There's long been a perception that tall European players are soft. By this view, guys like Dirk Nowitzki don't like to do dirty work in the paint, presumably because they grew up in a home that taught them the value of socialism and fine art and all those other namby-pamby things they do in cultures many Americans like to stereotype but never actually seriously consider. This view is usually incorrect -- foreign players like Vladimir Radmanovic may be a little lazy at times, but you can say the same of our domestic big men, too.
Of course, there are reasons that these stereotypes persist even as they're proven wrong on a regular basis. One of the players who helps perpetuate this line of thinking is Raptors tall person Andrea Bargnani, the former No. 1 overall pick who has averaged 4.9 boards per game with a 9.5 total rebound percentage in five seasons, with little improvement from season to season. At this point, it is mostly clear that Bargs is never going to be much of a rebounder.
Raptors GM Bryan Colangelo is apparently not ready to give up hope. From Dave Feschuk for the Toronto Star:
At one memorable point in Bryan Colangelo's end-of-season press conference on Monday, the Raptors GM referred to Andrea Bargnani, the club's starting centre, as "the enigma of enigmas, to you and many." Colangelo called the Italian "far from a perfect player." And he was only getting warmed up.
"I don't know if he's ever going to be a better defensive player than he is. Can he be a better rebounder? Absolutely," Colangelo said of Bargnani. "And that becomes, I believe, a mindset. It's something that we talked about. It's a little late to be having this conversation now, as I indicated to Andrea post-season. We know he can rebound, but he doesn't focus on it. . . . That's a desire thing. And that's something he's going to have to come to grips with."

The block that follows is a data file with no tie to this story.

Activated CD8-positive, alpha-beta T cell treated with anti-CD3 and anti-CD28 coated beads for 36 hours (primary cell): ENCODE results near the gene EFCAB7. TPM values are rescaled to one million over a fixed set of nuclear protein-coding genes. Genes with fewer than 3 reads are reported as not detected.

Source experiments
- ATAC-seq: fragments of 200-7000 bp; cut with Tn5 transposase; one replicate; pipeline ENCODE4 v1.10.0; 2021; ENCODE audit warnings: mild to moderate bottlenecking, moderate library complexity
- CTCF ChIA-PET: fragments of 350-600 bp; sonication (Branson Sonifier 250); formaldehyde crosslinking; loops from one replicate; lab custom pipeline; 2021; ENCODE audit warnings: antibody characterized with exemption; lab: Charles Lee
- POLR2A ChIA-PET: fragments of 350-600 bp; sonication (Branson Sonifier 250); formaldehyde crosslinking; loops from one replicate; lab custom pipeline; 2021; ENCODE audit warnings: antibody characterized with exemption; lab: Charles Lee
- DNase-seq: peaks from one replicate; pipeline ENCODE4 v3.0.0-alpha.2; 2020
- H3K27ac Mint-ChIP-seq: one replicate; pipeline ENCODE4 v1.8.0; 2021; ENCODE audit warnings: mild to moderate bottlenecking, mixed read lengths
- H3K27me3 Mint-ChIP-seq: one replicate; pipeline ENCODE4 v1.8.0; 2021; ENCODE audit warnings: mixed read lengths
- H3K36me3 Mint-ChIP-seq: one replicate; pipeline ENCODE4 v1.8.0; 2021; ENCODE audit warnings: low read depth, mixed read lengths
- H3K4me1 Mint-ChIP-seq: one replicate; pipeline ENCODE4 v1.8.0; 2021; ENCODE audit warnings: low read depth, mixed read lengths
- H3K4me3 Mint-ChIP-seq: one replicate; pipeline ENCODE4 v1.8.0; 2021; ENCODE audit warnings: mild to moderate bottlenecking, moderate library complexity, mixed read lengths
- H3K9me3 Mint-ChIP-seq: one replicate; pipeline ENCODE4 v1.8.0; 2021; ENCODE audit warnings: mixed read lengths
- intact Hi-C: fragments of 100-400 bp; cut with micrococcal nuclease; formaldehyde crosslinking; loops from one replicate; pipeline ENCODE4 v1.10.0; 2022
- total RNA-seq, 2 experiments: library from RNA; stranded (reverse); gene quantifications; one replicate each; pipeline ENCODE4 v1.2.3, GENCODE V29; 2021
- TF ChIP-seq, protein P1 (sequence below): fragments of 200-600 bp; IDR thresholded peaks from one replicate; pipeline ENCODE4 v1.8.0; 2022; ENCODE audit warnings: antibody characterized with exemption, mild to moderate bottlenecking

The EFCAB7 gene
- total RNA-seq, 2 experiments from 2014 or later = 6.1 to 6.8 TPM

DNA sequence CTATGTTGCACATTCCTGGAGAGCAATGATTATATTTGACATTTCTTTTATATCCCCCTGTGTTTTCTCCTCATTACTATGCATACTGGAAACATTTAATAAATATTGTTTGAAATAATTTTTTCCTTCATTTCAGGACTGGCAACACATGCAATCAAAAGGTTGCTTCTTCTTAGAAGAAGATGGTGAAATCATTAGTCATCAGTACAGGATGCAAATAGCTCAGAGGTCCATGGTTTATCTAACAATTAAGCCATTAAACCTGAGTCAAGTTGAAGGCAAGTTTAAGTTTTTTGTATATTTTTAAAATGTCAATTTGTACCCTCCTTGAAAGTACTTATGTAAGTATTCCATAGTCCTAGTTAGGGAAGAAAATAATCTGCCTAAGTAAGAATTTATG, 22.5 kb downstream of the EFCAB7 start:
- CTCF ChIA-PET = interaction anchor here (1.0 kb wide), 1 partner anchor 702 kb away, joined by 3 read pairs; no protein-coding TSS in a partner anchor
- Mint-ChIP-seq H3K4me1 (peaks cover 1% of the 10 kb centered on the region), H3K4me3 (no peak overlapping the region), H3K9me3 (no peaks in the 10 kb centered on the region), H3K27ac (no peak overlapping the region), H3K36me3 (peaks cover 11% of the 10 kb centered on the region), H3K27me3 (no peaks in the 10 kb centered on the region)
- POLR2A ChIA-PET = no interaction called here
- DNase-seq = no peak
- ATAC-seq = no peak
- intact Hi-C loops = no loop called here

To Colangelo's credit, he didn't pretend that Bargnani has impressed on the boards. Colangelo's job is motivation, not to criticize, and on the grand spectrum of GM spin he is being pretty honest about Bargnani's performance.
Behind closed doors, though, I sincerely hope he does not expect Bargs to become a solid rebounder. It's true that effort is a big part of rebounding, but it's also difficult to expect a 25-year-old center to become interested in attacking the glass when he's never shown that he cares much about that area of the game. It would effectively be the basketball version of a miracle, and GMs don't achieve success by planning for divine intervention.
It's a frustrating state of affairs for a franchise that counted on Bargnani being a versatile matchup nightmare when they drafted him in 2006. Instead, he plays like a 7-foot small forward. The only way they can move on is by accepting his faults and planning the rest of the team around his deficiencies.